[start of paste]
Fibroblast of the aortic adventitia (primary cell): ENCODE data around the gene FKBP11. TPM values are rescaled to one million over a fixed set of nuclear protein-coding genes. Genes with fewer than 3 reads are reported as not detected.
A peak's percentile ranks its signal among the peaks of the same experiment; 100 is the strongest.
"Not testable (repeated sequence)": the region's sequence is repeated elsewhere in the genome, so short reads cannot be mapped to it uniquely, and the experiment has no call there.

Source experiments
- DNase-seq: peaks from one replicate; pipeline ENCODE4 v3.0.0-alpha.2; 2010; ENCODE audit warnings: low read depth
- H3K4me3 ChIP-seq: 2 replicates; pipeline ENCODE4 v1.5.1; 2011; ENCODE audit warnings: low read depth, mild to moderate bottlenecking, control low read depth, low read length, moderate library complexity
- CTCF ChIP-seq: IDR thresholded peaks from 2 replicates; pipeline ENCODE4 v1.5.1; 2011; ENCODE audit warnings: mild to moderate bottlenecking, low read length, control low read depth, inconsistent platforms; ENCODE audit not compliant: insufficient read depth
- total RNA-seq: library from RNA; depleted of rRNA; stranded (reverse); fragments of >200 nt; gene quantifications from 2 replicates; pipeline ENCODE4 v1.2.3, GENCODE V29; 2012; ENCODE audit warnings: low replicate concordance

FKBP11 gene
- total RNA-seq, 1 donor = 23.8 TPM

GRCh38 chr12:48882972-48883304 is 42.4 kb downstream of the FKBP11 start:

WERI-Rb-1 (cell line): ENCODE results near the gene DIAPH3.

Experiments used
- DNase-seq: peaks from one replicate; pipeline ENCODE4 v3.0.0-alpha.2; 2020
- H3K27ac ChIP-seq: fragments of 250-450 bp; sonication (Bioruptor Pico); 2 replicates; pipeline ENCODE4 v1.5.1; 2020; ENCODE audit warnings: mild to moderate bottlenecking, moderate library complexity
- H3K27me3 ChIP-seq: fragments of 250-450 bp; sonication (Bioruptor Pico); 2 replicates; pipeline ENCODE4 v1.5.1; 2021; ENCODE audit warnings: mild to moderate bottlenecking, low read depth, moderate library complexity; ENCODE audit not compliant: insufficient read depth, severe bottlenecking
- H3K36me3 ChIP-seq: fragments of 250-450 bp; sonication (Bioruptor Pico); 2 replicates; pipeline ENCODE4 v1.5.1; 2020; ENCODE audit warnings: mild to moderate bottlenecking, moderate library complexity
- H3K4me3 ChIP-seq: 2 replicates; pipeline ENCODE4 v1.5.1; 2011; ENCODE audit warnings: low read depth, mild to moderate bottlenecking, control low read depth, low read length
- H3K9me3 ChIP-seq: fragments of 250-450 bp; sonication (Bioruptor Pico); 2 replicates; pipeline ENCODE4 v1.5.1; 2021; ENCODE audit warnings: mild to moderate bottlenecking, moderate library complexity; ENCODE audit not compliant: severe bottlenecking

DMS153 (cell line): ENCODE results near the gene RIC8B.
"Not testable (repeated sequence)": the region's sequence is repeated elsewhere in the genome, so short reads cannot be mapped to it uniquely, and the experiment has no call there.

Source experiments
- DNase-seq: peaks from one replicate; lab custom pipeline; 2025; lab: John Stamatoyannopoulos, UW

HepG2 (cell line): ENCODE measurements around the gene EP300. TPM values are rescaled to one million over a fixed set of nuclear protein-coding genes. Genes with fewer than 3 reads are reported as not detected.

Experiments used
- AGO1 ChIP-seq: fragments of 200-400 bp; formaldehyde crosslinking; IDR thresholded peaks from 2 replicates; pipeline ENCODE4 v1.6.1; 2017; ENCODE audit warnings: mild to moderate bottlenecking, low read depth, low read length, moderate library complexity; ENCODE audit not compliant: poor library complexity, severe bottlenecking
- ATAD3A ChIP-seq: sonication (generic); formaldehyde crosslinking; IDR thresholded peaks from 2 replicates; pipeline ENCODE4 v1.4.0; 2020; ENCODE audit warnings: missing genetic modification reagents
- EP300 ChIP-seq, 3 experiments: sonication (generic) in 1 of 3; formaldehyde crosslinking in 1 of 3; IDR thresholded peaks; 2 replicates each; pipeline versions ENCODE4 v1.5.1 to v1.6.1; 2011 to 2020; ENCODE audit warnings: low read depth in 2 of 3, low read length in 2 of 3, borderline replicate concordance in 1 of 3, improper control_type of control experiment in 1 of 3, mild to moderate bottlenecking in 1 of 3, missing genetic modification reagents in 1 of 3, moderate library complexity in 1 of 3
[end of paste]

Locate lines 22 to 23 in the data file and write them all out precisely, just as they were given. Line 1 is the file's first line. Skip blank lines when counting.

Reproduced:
Source experiments
- DNase-seq: peaks from one replicate; lab custom pipeline; 2025; lab: John Stamatoyannopoulos, UW